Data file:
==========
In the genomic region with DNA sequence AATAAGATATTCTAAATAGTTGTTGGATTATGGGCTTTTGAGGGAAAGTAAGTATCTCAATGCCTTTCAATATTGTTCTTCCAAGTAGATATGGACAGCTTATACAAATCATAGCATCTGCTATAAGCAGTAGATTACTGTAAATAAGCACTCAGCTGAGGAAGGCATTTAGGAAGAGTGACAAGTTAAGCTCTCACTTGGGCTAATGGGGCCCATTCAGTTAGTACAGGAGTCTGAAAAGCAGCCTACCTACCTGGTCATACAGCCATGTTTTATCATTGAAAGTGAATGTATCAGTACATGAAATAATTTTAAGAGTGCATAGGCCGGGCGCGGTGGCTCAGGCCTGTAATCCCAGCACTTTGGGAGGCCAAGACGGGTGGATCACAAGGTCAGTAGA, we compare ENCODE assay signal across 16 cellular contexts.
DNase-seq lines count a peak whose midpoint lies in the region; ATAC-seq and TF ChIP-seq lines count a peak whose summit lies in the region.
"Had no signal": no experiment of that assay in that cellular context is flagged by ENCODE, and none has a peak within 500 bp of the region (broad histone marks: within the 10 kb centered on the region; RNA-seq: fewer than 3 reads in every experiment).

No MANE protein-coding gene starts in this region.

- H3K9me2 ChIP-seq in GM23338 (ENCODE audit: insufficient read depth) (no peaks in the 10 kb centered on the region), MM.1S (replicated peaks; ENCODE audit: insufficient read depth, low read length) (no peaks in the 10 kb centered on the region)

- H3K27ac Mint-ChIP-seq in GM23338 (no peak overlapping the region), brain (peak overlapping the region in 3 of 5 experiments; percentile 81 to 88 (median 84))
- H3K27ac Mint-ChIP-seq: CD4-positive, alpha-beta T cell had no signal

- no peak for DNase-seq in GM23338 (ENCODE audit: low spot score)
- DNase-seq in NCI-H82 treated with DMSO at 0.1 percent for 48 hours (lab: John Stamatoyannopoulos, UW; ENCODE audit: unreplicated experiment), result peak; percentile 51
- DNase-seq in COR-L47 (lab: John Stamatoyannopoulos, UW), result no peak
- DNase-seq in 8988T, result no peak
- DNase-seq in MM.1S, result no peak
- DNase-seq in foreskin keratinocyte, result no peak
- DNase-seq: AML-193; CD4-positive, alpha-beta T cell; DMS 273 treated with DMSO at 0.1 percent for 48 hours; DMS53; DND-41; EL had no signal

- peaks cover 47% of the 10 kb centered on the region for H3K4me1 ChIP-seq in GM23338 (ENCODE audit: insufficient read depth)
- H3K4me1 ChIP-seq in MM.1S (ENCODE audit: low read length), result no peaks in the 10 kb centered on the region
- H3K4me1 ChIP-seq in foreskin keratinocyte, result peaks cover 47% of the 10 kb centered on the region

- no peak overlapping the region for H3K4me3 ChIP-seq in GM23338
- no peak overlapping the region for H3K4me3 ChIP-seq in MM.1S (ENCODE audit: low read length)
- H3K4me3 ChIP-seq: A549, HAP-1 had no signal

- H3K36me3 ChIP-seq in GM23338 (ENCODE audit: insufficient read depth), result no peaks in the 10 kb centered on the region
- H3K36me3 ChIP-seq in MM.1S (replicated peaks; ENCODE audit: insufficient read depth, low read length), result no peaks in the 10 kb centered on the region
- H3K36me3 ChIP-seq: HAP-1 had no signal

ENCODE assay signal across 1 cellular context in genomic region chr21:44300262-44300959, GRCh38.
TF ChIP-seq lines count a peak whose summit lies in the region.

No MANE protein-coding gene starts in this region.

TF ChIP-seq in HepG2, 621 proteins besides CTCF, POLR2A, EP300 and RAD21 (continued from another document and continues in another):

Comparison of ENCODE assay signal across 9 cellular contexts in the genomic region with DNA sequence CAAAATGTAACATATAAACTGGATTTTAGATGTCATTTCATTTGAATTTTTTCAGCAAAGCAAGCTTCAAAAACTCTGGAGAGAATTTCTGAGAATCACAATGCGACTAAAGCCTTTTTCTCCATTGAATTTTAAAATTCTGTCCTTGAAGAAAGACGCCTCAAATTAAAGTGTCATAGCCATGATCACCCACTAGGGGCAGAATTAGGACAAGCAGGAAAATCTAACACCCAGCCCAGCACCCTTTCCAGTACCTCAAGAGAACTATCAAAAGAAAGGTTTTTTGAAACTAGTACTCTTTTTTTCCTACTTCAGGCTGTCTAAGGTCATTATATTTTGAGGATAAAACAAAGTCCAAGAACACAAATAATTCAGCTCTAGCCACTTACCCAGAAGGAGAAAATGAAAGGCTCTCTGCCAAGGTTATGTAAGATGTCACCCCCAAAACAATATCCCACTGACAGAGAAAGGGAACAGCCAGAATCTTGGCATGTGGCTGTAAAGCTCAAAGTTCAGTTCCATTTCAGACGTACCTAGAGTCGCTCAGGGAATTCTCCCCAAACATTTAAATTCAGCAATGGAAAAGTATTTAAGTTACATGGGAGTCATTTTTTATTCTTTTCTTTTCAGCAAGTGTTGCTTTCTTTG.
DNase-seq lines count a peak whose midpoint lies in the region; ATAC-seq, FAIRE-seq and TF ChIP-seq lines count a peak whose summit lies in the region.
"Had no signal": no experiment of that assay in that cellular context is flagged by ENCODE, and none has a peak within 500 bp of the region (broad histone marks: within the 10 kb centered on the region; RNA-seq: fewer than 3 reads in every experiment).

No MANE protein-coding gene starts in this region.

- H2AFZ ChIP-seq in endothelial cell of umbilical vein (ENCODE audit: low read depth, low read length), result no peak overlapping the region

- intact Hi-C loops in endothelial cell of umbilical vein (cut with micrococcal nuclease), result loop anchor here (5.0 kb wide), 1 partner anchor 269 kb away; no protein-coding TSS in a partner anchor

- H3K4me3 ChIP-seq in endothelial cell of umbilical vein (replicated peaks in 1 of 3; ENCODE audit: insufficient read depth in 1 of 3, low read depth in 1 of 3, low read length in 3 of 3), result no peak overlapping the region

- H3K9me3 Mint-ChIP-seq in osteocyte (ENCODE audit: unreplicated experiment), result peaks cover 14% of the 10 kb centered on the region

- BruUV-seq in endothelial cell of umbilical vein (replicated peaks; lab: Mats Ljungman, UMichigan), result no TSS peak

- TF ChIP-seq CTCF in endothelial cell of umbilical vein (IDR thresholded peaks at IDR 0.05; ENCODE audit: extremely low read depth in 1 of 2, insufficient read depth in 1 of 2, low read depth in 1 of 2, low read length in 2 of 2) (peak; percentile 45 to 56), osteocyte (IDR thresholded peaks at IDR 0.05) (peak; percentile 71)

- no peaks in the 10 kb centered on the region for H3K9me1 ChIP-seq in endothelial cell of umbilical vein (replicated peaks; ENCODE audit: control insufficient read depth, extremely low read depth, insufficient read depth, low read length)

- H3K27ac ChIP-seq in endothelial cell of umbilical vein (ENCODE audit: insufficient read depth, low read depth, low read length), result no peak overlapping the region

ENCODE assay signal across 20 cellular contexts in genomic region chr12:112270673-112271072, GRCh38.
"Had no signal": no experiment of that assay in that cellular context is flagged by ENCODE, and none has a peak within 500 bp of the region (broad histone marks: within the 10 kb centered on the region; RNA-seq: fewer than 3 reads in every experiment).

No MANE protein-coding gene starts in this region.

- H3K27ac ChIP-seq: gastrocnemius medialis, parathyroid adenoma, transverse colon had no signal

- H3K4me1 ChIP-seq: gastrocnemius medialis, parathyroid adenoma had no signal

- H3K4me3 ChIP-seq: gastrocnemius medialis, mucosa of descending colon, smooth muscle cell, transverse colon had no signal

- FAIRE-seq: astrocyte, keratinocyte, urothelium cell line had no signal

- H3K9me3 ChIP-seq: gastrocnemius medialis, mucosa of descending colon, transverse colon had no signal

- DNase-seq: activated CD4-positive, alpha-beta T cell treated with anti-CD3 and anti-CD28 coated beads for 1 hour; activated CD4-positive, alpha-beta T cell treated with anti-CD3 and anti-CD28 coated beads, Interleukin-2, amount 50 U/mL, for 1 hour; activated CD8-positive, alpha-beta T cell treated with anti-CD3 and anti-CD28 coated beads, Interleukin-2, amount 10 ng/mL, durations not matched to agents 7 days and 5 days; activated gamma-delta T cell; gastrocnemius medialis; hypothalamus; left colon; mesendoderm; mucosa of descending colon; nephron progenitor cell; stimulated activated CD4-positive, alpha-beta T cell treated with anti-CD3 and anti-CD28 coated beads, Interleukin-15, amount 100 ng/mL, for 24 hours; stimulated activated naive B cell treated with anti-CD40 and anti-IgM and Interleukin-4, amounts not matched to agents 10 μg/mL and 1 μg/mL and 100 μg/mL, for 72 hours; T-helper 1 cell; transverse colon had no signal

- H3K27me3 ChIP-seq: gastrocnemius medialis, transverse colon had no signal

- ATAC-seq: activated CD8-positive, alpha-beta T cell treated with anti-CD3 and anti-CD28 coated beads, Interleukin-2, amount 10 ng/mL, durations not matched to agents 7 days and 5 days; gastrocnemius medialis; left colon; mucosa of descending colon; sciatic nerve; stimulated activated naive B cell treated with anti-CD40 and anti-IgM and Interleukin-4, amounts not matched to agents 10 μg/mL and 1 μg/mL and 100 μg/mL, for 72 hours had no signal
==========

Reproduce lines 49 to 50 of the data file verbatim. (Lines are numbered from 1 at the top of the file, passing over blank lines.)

- H3K27me3 ChIP-seq: gastrocnemius medialis, transverse colon had no signal

- ATAC-seq: activated CD8-positive, alpha-beta T cell treated with anti-CD3 and anti-CD28 coated beads, Interleukin-2, amount 10 ng/mL, durations not matched to agents 7 days and 5 days; gastrocnemius medialis; left colon; mucosa of descending colon; sciatic nerve; stimulated activated naive B cell treated with anti-CD40 and anti-IgM and Interleukin-4, amounts not matched to agents 10 μg/mL and 1 μg/mL and 100 μg/mL, for 72 hours had no signal